The assassination of Julius Caesar and the resulting civil war come about because of envy on the part of Cassius, the idealism of Brutus, and the desire for revenge by Marc Antony.
In Act I, Scene 2, in his hatred for Caesar and desire for his death, Cassius uses flattery and innuendos to convince Brutus that the once-loved Caesar is a tyrant:
....I have heard
Where many of the best respect in Rome
[Except immortal Caesar], speaking of Brutus,
And groaning underneath this age's yoke,
Have wished that noble Brutus had his eyes. (1.2. 60-64)
Further, Cassius expands upon his argument that Brutus should rule because Caesar has lost touch with the Roman people--
And this man
Is now become a god....(1.2.18-19)
He adds that Caesar is like a Colossus, and "we petty men/Walk under his huge legs and peep out...(1.2.137-138)
Brutus adds that Caesar is not even physically well: When Caesar was in Spain, he fell and trembled; his lips lost their color and he groaned and cried for water.
By flattering Brutus, Cassius ingratiates himself to this noble Roman who is his friend in the hope of standing beside Brutus should he become ruler of Rome.
The arguments of Cassius become convincing to a pensive Brutus while he walks in his garden at night and deliberates in Act II, Scene 3. Pondering what Cassius has told him, Brutus wonders if Caesar will be honorable and just if he is given even more authority.
That lowliness is young ambition's ladder,
Whereto the climber upward turns his face;
He then unto the ladder turns his back
Looks in the clouds, scorning the base degrees* [*people in lower positions] (2.1.22-25)
Unfortunately, Brutus is emotionally flawed by his idealism, as well as his ignorance of the nature of the plebeians. For, he believes that Cassius and the others have the same intentions of doing what is good for Rome rather than serving their own needs. He also misjudges Marc Antony, who feigns his respect and support for Brutus and the others, as well as acting as though he desires to maintain order.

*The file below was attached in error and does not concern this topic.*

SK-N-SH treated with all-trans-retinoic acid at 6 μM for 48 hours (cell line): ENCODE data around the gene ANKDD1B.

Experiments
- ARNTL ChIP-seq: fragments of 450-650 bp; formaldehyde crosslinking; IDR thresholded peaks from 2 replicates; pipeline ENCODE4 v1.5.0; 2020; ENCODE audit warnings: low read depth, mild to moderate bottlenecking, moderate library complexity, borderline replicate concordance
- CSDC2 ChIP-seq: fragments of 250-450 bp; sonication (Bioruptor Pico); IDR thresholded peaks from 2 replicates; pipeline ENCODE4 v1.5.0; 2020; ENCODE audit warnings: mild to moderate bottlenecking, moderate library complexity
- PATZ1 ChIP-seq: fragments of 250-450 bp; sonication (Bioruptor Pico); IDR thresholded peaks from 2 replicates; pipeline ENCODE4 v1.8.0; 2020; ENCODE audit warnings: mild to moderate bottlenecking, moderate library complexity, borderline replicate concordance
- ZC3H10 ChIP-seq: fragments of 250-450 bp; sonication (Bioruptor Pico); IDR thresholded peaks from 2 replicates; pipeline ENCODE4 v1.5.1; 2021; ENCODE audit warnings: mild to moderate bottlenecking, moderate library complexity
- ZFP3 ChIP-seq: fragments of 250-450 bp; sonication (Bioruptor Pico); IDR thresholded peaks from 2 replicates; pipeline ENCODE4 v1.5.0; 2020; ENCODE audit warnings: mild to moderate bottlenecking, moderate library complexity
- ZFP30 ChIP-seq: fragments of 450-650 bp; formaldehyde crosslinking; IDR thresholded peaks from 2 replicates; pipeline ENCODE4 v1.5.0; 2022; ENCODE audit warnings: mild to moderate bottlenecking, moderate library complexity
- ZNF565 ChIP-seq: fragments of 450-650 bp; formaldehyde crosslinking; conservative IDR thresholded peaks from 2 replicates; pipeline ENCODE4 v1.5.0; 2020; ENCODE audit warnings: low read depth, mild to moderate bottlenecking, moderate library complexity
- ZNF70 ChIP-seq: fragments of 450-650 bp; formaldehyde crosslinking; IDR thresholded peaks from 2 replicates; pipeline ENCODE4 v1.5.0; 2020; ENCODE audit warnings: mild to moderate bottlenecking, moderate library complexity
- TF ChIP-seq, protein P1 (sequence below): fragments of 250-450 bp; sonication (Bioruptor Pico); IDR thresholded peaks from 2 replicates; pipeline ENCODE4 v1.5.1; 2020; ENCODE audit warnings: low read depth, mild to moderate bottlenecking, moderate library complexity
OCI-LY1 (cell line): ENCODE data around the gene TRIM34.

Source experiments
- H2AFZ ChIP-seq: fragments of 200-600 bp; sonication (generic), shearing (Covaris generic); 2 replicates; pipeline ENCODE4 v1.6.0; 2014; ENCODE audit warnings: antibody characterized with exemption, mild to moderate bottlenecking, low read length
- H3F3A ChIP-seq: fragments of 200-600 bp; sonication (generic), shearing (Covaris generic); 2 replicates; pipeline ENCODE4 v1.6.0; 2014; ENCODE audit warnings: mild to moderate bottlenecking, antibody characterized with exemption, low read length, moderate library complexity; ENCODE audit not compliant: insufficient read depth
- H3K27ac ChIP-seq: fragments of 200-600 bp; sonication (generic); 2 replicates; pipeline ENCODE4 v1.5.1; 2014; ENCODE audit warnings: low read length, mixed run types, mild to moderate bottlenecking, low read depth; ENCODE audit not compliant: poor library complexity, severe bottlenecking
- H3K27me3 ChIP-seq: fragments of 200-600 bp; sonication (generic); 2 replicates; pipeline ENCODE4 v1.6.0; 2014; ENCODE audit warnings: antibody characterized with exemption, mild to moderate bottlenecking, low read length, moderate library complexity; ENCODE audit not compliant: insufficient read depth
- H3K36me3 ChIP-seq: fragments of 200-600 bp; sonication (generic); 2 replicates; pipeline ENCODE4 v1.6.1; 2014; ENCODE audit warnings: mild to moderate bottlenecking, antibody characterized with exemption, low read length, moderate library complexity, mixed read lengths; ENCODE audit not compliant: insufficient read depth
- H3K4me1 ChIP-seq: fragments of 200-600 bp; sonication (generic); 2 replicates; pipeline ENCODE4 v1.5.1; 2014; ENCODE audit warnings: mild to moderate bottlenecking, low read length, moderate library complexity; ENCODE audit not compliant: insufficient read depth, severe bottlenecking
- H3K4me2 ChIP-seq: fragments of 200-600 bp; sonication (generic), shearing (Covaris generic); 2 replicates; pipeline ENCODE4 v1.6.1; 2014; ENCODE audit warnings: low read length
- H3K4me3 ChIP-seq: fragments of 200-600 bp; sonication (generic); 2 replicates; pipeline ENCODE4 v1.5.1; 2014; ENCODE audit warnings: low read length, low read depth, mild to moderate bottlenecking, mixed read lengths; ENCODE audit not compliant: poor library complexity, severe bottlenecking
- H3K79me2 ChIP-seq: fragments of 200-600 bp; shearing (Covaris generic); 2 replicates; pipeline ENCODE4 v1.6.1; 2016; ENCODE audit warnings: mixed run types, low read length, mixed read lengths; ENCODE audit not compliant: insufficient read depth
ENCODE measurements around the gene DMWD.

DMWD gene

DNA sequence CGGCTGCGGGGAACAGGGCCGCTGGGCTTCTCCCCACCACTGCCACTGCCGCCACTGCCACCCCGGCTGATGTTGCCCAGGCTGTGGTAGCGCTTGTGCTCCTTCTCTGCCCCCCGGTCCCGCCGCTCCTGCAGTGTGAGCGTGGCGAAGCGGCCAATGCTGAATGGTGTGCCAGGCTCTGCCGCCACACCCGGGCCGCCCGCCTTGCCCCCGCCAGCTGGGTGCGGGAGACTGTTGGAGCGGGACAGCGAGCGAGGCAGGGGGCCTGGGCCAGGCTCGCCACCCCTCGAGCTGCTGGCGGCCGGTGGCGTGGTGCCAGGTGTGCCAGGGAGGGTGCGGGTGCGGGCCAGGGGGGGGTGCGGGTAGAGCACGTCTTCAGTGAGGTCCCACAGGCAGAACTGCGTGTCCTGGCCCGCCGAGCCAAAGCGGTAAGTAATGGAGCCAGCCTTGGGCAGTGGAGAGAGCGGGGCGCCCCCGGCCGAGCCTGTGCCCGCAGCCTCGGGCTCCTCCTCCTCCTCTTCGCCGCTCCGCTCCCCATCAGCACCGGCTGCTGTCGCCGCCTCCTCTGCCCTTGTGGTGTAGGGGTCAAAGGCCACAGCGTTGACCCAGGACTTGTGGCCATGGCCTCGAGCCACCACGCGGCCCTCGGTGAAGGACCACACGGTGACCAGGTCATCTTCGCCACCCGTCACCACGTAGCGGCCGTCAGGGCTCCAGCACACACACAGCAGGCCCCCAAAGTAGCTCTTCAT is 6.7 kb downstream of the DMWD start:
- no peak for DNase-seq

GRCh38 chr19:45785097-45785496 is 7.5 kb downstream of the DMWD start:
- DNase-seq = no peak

In Act IV, Scene 2, Brutus and Cassius, whose relationship has deteriorated, argue about battle plans, and an emotional Cassius offers his dagger to Brutus, expressing his old fault of jealousy,
Strike as thou didst at Caesar; for I know
When though didst hate him worst, thou loved’st him better
Than ever thou loved’st Cassius (4.2.159–161).
In his love for Caesar, Marc Antony pretends that he wishes to give an oratory for Caesar and Brutus agrees, despite Cassius's warning not to allow Antony any forum. When Marc Antony gives his rhetorical orations, he initially says that he comes "to bury Caesar, not to praise him." However, in his emotional state after the death of his beloved Caesar, Antony foments the crowd to civil disorder as he casts aspersions upon Brutus and the others, raising doubts in the crowd as he extols the brave and generous deeds of Caesar, but repeats after each example,
But Brutus says he [Caesar] was ambitious,
And Brutus is an honorable man.
Further, he reads Caesar's will in which he leaves to the plebeians some of his fortune. Then, he manipulates the crowd more and "stir[s]" them to "a sudden flood of mutiny" (2.1.221). Thus, in his hatred for Brutus and the other conspirators, Marc Antony selfishly betrays his love for Caesar by generating a civil war that proves to be devastating to Rome.